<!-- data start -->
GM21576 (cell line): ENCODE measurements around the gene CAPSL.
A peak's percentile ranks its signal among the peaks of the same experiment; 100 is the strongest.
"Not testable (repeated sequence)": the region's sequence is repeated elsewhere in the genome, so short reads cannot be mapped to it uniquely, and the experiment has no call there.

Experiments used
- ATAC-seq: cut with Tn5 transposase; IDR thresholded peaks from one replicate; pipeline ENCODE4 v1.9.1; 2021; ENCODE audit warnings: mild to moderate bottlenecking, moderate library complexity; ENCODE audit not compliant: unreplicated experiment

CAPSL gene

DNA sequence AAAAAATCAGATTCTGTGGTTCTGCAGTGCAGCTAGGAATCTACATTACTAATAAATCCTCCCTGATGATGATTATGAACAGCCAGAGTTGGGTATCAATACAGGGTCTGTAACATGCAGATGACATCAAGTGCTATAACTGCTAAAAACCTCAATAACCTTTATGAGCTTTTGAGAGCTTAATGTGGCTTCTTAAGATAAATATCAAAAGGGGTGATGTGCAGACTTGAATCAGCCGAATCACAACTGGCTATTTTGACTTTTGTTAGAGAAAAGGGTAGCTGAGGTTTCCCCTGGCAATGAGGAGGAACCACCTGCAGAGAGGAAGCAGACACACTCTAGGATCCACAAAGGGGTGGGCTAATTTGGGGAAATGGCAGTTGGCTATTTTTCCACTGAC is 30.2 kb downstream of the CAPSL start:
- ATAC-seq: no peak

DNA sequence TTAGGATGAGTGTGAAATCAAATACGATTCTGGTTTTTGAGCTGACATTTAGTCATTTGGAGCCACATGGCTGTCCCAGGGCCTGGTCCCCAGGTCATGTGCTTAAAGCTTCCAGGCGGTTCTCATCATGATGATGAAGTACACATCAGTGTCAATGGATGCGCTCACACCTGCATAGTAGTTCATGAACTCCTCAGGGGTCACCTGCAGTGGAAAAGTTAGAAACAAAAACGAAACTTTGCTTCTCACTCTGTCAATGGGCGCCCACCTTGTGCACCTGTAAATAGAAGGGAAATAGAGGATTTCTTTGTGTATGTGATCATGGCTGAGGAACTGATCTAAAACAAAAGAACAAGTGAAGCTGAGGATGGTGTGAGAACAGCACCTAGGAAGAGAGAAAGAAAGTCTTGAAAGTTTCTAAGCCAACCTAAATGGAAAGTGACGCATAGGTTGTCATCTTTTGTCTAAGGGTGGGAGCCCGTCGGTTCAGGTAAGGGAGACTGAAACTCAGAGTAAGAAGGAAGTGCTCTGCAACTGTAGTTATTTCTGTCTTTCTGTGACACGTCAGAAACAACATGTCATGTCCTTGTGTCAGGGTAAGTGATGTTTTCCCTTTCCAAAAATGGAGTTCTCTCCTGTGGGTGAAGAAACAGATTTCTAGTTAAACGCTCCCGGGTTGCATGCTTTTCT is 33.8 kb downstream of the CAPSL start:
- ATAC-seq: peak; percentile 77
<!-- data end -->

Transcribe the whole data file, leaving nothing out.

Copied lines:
GM21576 (cell line): ENCODE measurements around the gene CAPSL.
A peak's percentile ranks its signal among the peaks of the same experiment; 100 is the strongest.
"Not testable (repeated sequence)": the region's sequence is repeated elsewhere in the genome, so short reads cannot be mapped to it uniquely, and the experiment has no call there.

Experiments used
- ATAC-seq: cut with Tn5 transposase; IDR thresholded peaks from one replicate; pipeline ENCODE4 v1.9.1; 2021; ENCODE audit warnings: mild to moderate bottlenecking, moderate library complexity; ENCODE audit not compliant: unreplicated experiment

CAPSL gene

DNA sequence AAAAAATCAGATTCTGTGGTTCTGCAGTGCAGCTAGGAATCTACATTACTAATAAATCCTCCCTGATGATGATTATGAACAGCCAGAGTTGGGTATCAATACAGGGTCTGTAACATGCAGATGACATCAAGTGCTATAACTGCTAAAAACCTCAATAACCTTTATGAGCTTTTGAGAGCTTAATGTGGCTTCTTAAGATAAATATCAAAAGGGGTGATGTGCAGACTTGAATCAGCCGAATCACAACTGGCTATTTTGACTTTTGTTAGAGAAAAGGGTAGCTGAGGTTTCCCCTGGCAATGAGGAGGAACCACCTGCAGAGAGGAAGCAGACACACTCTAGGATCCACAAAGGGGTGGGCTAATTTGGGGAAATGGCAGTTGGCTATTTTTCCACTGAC is 30.2 kb downstream of the CAPSL start:
- ATAC-seq: no peak

DNA sequence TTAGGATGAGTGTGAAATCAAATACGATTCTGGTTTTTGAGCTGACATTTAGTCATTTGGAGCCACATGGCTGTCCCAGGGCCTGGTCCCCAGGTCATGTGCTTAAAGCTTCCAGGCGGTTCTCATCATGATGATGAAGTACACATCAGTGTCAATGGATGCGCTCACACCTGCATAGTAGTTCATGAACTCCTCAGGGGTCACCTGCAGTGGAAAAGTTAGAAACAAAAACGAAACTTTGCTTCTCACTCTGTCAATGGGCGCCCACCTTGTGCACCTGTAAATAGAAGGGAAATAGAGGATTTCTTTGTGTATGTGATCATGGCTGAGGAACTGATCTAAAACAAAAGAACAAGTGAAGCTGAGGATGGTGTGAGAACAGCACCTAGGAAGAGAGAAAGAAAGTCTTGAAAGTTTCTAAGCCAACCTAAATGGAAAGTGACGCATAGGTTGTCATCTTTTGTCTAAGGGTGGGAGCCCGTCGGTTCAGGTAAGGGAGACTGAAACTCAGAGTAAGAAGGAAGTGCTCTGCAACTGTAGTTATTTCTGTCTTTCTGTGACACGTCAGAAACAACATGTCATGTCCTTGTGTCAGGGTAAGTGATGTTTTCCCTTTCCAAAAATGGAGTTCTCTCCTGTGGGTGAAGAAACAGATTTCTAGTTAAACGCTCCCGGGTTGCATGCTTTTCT is 33.8 kb downstream of the CAPSL start:
- ATAC-seq: peak; percentile 77